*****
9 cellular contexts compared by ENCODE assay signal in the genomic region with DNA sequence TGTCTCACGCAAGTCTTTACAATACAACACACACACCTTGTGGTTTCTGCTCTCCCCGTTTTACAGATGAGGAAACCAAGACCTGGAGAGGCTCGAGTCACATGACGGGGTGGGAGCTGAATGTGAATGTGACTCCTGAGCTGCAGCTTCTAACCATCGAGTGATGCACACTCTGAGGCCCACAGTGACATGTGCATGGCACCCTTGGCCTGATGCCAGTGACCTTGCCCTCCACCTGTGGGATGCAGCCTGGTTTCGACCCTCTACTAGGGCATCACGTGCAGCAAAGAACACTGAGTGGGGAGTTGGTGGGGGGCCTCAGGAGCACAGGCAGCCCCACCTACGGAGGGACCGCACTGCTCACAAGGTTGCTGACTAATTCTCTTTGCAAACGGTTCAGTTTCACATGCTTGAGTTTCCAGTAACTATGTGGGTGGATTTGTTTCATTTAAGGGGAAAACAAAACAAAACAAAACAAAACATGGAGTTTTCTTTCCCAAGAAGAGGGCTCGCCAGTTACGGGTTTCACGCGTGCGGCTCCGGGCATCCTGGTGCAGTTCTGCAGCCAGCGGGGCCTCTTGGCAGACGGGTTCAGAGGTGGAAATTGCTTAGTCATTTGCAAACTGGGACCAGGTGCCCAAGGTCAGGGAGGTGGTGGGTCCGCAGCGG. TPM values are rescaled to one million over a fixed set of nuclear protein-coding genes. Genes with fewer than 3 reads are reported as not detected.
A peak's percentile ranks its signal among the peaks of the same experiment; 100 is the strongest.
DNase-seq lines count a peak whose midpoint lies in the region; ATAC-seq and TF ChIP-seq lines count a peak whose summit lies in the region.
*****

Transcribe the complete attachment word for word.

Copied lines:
9 cellular contexts compared by ENCODE assay signal in the genomic region with DNA sequence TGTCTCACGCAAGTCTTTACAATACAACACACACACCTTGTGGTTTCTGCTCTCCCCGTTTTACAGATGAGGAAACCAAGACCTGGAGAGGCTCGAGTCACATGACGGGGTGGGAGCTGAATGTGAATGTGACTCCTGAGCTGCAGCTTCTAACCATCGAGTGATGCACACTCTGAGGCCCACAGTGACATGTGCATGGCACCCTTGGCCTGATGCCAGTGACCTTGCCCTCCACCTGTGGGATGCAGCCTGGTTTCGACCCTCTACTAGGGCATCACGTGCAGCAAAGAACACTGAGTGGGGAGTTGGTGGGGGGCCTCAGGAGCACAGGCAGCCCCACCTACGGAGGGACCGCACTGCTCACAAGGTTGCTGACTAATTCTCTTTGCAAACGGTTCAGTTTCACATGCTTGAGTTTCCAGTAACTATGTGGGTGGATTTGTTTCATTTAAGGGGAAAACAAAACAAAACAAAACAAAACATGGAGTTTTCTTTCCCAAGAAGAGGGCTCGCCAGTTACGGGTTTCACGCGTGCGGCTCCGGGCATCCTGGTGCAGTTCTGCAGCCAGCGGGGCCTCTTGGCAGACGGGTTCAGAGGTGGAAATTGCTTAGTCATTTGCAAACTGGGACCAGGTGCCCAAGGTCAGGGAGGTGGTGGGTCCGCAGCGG. TPM values are rescaled to one million over a fixed set of nuclear protein-coding genes. Genes with fewer than 3 reads are reported as not detected.
A peak's percentile ranks its signal among the peaks of the same experiment; 100 is the strongest.
DNase-seq lines count a peak whose midpoint lies in the region; ATAC-seq and TF ChIP-seq lines count a peak whose summit lies in the region.